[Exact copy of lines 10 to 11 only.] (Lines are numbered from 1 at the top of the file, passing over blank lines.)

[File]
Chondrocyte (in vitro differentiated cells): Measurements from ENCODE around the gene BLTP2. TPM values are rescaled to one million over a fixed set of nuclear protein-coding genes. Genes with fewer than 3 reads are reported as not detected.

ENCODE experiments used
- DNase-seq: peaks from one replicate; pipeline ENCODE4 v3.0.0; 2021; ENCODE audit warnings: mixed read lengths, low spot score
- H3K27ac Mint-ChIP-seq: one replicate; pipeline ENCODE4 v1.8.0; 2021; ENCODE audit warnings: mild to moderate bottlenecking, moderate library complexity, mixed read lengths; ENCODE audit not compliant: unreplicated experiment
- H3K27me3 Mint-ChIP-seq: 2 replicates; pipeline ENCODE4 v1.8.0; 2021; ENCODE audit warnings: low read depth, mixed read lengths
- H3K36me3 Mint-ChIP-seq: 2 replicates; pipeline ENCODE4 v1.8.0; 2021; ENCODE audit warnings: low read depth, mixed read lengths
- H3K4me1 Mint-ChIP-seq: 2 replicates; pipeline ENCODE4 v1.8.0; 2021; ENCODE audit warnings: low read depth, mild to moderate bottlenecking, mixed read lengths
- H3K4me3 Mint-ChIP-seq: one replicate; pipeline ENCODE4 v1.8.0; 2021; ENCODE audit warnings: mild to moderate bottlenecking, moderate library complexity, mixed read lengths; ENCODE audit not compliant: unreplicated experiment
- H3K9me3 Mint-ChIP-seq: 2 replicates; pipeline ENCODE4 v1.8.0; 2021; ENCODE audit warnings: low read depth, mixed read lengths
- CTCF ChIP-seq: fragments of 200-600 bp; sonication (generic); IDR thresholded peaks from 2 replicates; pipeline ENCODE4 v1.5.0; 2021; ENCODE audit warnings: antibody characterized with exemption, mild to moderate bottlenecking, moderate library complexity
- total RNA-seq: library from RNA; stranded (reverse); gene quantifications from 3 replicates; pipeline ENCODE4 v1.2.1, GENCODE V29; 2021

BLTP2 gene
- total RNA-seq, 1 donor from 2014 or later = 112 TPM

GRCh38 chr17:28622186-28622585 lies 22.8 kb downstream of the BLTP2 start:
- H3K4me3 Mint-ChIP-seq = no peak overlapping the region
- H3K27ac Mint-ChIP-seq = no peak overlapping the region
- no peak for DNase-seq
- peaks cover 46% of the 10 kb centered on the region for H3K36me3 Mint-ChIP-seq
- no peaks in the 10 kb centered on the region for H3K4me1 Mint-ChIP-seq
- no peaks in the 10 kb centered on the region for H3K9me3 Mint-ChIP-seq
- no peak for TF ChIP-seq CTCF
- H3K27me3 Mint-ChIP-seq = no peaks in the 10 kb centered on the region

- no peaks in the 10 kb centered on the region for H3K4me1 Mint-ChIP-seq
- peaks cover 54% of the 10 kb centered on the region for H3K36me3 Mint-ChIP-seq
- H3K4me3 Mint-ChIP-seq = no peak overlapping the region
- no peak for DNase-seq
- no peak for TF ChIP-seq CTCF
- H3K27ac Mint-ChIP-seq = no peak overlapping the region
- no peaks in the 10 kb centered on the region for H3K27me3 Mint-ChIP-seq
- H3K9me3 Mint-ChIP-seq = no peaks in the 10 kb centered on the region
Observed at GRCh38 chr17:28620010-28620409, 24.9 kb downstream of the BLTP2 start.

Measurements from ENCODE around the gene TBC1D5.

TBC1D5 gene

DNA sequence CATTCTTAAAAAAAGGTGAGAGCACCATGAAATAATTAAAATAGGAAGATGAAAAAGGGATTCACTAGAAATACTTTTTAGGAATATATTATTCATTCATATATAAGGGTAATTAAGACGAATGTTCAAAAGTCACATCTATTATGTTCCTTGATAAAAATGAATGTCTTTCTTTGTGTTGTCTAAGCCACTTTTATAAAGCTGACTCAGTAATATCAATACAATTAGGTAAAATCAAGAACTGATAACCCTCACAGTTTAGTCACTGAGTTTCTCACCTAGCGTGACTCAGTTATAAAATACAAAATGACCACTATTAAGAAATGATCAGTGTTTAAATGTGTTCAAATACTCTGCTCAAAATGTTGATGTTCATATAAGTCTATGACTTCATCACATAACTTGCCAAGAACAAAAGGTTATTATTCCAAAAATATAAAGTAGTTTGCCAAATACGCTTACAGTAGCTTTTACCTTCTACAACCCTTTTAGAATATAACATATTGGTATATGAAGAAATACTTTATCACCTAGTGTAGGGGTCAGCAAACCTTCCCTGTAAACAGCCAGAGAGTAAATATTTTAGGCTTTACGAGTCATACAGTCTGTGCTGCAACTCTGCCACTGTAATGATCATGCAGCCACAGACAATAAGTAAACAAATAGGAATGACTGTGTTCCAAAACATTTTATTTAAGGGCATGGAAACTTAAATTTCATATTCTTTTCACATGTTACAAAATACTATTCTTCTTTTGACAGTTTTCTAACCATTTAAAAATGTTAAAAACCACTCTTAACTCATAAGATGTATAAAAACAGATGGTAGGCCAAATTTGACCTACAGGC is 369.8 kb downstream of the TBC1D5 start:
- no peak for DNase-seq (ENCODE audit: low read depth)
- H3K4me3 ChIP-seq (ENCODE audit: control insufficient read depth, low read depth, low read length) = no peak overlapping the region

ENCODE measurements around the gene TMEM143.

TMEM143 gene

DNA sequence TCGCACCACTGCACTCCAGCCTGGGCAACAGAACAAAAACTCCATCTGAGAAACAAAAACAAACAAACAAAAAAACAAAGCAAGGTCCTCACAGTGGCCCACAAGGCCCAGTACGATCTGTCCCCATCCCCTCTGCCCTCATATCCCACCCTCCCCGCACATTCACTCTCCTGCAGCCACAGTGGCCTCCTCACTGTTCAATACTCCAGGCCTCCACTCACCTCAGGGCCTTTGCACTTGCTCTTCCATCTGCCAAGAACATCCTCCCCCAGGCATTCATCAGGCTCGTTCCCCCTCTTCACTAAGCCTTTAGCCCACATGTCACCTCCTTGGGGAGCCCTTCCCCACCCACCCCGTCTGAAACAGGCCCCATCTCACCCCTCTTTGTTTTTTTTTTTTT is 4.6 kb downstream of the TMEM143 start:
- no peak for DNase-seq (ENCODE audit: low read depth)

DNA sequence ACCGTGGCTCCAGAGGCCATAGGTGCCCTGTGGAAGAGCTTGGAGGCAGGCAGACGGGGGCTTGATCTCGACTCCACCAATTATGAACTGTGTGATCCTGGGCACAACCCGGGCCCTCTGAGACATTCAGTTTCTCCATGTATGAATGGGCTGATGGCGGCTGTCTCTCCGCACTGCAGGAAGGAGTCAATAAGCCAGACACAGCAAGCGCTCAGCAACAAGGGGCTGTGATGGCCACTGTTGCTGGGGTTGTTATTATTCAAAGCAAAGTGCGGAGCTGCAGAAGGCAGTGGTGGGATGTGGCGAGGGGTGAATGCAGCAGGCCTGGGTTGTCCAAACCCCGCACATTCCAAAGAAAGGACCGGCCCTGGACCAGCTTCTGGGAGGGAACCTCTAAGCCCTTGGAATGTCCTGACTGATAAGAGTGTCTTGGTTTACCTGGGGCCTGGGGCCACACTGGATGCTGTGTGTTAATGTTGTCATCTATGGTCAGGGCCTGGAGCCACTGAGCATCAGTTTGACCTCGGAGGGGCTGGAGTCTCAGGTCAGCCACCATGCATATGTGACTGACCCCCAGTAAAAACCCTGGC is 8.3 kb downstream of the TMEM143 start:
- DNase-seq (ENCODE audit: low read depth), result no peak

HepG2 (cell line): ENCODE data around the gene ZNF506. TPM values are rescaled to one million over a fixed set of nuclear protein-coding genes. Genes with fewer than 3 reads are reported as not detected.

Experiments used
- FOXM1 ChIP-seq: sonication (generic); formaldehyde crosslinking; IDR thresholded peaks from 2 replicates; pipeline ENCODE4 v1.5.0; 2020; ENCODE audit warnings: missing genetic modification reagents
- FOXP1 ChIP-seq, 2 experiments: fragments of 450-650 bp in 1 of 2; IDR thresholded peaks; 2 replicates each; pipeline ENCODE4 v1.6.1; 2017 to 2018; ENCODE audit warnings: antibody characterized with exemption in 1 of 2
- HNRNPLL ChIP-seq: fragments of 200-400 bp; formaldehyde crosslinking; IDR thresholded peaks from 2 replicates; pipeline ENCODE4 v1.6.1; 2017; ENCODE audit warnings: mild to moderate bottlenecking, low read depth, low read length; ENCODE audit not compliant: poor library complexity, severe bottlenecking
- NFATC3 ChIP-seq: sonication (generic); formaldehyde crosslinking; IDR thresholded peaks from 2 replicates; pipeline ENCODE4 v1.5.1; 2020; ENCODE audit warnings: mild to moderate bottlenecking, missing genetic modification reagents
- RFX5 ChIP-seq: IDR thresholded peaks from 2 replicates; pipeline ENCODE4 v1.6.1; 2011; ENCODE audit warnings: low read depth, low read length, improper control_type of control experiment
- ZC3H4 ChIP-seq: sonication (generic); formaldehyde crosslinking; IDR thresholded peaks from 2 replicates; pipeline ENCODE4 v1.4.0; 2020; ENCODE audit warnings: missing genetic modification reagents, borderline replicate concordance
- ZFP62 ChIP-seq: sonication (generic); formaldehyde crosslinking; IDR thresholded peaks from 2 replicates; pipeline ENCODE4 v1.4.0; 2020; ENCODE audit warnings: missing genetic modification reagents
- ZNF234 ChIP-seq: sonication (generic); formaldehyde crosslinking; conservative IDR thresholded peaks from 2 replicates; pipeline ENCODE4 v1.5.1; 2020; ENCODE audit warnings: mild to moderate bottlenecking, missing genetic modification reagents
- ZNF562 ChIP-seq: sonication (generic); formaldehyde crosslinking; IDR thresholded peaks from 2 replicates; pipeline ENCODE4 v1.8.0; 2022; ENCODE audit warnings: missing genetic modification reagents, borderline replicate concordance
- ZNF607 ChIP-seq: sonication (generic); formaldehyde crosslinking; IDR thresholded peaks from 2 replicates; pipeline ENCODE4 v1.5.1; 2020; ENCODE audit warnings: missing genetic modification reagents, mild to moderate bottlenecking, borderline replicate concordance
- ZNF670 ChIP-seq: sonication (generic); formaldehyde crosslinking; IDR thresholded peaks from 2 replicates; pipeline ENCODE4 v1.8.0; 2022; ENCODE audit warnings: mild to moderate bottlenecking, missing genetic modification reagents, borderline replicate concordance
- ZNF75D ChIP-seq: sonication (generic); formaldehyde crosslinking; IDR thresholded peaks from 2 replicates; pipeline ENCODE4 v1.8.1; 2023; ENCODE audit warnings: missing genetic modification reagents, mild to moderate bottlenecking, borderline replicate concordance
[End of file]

- CTCF ChIP-seq: fragments of 200-600 bp; sonication (generic); IDR thresholded peaks from 2 replicates; pipeline ENCODE4 v1.5.0; 2021; ENCODE audit warnings: antibody characterized with exemption, mild to moderate bottlenecking, moderate library complexity
- total RNA-seq: library from RNA; stranded (reverse); gene quantifications from 3 replicates; pipeline ENCODE4 v1.2.1, GENCODE V29; 2021